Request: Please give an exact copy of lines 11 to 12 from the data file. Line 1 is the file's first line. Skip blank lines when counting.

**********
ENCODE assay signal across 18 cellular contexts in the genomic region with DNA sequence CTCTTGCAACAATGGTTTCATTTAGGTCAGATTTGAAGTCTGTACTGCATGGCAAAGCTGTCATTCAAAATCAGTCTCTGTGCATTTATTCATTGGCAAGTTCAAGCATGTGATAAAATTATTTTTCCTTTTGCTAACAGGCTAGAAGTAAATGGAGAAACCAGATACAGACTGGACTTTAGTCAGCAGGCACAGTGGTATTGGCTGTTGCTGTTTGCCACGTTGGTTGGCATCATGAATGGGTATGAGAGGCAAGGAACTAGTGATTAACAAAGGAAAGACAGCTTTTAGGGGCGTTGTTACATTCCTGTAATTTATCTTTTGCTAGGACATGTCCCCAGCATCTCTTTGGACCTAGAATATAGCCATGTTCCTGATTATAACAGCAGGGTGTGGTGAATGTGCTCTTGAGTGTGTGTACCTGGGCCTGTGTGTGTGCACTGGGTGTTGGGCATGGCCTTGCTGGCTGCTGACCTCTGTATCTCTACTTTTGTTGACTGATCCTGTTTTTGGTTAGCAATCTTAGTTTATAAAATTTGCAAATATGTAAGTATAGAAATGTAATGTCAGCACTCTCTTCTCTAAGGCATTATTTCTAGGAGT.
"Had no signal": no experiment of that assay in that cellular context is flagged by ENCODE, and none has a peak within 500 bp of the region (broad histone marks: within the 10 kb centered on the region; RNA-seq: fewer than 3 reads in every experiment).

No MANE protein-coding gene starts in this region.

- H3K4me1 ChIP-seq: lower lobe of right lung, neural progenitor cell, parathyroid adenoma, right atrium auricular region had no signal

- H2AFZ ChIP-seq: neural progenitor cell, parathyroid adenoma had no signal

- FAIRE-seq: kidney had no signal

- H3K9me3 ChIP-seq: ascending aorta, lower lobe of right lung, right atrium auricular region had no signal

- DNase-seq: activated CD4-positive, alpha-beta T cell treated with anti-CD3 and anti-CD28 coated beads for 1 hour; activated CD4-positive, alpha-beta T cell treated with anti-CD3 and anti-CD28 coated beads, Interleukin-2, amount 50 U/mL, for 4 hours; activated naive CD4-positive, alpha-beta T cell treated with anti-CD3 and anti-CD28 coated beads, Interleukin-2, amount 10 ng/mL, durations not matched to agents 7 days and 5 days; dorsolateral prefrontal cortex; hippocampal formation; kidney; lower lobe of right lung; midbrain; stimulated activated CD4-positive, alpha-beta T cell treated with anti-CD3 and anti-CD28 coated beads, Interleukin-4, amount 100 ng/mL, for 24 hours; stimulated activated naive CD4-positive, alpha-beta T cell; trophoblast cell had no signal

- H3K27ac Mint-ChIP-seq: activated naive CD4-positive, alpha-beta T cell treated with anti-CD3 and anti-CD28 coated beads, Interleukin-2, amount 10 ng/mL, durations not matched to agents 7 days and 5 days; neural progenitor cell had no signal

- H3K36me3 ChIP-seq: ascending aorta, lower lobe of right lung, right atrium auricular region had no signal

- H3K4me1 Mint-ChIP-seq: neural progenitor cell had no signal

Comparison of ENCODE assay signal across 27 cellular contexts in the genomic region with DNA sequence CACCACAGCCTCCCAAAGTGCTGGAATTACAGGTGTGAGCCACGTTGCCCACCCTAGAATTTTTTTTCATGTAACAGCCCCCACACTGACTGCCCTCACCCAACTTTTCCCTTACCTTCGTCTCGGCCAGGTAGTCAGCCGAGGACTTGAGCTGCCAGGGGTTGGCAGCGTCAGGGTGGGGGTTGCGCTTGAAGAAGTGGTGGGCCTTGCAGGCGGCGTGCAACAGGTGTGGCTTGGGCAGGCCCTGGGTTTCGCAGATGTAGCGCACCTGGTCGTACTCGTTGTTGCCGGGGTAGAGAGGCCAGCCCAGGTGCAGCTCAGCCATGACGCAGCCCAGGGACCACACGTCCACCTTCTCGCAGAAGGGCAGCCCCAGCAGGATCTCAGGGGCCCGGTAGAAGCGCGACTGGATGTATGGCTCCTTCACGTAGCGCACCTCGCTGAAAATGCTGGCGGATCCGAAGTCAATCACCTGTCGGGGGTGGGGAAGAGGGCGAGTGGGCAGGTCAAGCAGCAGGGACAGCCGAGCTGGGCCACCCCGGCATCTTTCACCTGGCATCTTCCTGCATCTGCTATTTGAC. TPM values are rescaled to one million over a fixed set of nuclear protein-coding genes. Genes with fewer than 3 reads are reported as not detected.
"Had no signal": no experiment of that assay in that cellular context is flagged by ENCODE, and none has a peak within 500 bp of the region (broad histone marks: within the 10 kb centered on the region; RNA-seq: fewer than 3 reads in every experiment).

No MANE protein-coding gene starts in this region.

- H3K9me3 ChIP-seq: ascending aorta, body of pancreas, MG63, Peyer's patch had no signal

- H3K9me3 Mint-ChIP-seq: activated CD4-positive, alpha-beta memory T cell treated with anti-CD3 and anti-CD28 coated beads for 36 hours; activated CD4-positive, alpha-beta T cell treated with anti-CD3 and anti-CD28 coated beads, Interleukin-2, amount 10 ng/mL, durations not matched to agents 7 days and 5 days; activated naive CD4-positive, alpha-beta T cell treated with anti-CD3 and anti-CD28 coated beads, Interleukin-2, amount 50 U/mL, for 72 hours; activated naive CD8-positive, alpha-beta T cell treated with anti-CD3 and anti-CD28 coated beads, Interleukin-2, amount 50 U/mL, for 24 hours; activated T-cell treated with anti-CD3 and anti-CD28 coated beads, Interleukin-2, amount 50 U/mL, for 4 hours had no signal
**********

- H3K4me1 Mint-ChIP-seq: neural progenitor cell had no signal

Comparison of ENCODE assay signal across 27 cellular contexts in the genomic region with DNA sequence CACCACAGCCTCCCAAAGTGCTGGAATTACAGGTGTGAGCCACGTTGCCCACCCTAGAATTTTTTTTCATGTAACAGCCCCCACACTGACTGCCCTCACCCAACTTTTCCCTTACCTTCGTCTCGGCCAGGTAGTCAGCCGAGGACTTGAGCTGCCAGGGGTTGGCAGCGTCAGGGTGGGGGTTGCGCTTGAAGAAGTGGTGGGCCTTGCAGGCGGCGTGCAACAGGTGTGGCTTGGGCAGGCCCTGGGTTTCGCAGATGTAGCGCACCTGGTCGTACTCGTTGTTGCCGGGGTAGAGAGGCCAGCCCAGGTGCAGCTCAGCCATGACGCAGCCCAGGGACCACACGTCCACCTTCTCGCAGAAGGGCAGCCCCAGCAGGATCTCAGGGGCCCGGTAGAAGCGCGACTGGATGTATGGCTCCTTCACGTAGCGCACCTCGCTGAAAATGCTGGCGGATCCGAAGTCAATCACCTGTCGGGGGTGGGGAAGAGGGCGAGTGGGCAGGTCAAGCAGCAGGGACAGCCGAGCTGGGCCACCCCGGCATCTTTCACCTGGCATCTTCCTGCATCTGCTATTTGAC. TPM values are rescaled to one million over a fixed set of nuclear protein-coding genes. Genes with fewer than 3 reads are reported as not detected.